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Men at Work in a Land Down‐Under: Testing Some Predictions of Human Capital Theory

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  • Alison L. Booth
  • Pamela Katic

Abstract

We use new training data from waves 3–6 of the Household, Income and Labour Dynamics in Australia Survey to investigate training and wages of full-time men. We explore the extent to which the data are consistent with the predictions of human capital theory or with recent alternative theories based on imperfectly competitive labour markets. According to the raw data, most work‐related training received by full‐time private‐sector men is general, but it is also paid for by employers. Our fixed effects estimates reveal that this training is associated with higher wages in current and in future firms, and that the effect in future firms is larger and more precisely determined. These results are more consistent with the predictions of human capital theory based on imperfectly competitive labour markets than with the alternative of perfect competition.

Suggested Citation

  • Alison L. Booth & Pamela Katic, 2011. "Men at Work in a Land Down‐Under: Testing Some Predictions of Human Capital Theory," British Journal of Industrial Relations, London School of Economics, vol. 49(1), pages 1-24, March.
  • Handle: RePEc:bla:brjirl:v:49:y:2011:i:1:p:1-24
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    File URL: http://hdl.handle.net/10.1111/j.1467-8543.2009.00766.x
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    References listed on IDEAS

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    1. Loewenstein, Mark A & Spletzer, James R, 1998. "Dividing the Costs and Returns to General Training," Journal of Labor Economics, University of Chicago Press, vol. 16(1), pages 142-171, January.
    2. Wiji Arulampalam & Alison L. Booth & Mark L. Bryan, 2004. "Training in Europe," Journal of the European Economic Association, MIT Press, pages 346-360.
    3. Francis Green & Stephen Machin & David Wilkinson, 1999. "Trade Unions and Training Practices in British Workplaces," ILR Review, Cornell University, ILR School, vol. 52(2), pages 179-195, January.
    4. Paul W. Miller, 1994. "Gender Discrimination in Training: An Australian Perspective," British Journal of Industrial Relations, London School of Economics, vol. 32(4), pages 539-564, December.
    5. Lynch, Lisa M, 1992. "Private-Sector Training and the Earnings of Young Workers," American Economic Review, American Economic Association, vol. 82(1), pages 299-312, March.
    6. Stevens, Margaret, 1994. "A Theoretical Model of On-the-Job Training with Imperfect Competition," Oxford Economic Papers, Oxford University Press, vol. 46(4), pages 537-562, October.
    7. Joan R. Rodgers, 2004. "Hourly Wages of full-time and part-time employees in Australia," Australian Journal of Labour Economics (AJLE), Bankwest Curtin Economics Centre (BCEC), Curtin Business School, vol. 7(2), pages 231-254, June.
    8. John M. Barron & Mark C. Berger & Dan A. Black, 1999. "Do Workers Pay for On-The-Job Training?," Journal of Human Resources, University of Wisconsin Press, vol. 34(2), pages 235-252.
    9. Alison L. Booth & Mark L. Bryan, 2005. "Testing Some Predictions of Human Capital Theory: New Training Evidence from Britain," The Review of Economics and Statistics, MIT Press, vol. 87(2), pages 391-394, May.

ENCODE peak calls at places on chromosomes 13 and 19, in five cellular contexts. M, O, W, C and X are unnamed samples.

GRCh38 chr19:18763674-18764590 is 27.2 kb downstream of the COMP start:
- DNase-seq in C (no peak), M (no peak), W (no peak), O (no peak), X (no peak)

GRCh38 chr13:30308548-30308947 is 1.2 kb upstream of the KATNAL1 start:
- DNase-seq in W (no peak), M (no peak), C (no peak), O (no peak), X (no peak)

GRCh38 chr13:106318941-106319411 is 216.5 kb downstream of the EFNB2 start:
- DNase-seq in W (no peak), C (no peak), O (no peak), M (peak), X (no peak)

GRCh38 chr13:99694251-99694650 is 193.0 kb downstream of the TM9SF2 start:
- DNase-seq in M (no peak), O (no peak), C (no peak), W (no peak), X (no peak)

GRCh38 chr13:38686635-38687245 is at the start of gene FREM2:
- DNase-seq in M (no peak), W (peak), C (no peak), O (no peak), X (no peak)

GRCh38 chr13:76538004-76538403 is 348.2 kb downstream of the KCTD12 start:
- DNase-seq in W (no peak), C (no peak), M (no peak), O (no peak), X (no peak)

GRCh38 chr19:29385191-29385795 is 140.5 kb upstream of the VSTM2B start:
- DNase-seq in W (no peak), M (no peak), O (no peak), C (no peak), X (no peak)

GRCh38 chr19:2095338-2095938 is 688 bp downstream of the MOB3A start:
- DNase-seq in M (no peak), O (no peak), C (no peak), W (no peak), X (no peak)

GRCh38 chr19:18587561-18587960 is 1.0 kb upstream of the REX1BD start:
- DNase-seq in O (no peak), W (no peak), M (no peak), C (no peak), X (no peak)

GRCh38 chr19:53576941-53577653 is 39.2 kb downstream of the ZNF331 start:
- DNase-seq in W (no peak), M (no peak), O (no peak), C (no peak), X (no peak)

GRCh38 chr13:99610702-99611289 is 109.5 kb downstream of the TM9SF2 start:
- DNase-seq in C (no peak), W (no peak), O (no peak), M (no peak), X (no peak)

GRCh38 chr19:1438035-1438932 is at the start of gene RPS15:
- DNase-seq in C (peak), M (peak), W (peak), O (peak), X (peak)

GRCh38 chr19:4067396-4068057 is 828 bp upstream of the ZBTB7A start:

10. Bassanini, Andrea & Booth, Alison L. & Brunello, Giorgio & De Paola, Maria & Leuven, Edwin, 2005. "Workplace Training in Europe," IZA Discussion Papers 1640, Institute for the Study of Labor (IZA).
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    Cited by:

    1. Hinz, Tina & Mohrenweiser, Jens, 2017. "The Effect of Regional Competition and Company-sponsored Training on the Productivity-Wage Wedge," Annual Conference 2017 (Vienna): Alternative Structures for Money and Banking 168292, Verein für Socialpolitik / German Economic Association.
    2. Sylvi Rzepka & Marcus Tamm, 2016. "Local employer competition and training of workers," Applied Economics, Taylor & Francis Journals, vol. 48(35), pages 3307-3321, July.
    3. Görlitz, Katja & Rzepka, Sylvi, 2014. "Does regional training supply determine employees' training participation?," Discussion Papers 2014/9, Free University Berlin, School of Business & Economics.
    4. Alison L. Booth & Pamela Katic, 2011. "Estimating the Wage Elasticity of Labour Supply to a Firm: What Evidence is there for Monopsony?," The Economic Record, The Economic Society of Australia, vol. 87(278), pages 359-369, September.
    5. Ruud Gerards & Andries de Grip & Maaike Witlox, 2014. "'Employability-miles' and worker employability awareness," Applied Economics, Taylor & Francis Journals, vol. 46(9), pages 952-965, March.
    6. repec:spr:anresc:v:59:y:2017:i:1:d:10.1007_s00168-017-0831-8 is not listed on IDEAS
    7. Allen, J.P. & van der Velden, R.K.W., 2012. "Skills for the 21st century: implications for education," Research Memorandum 043, Maastricht University, Maastricht Research School of Economics of Technology and Organization (METEOR).
    8. C. Waddoups, 2011. "Firm Size and Work-Related Training: New Evidence on Incidence, Intensity, and Training Type from Australia," Journal of Labor Research, Springer, vol. 32(4), pages 390-413, December.

    More about this item

    JEL classification:

    • J24 - Labor and Demographic Economics - - Demand and Supply of Labor - - - Human Capital; Skills; Occupational Choice; Labor Productivity
    • J30 - Labor and Demographic Economics - - Wages, Compensation, and Labor Costs - - - General
    • J31 - Labor and Demographic Economics - - Wages, Compensation, and Labor Costs - - - Wage Level and Structure; Wage Differentials
    • J63 - Labor and Demographic Economics - - Mobility, Unemployment, Vacancies, and Immigrant Workers - - - Turnover; Vacancies; Layoffs

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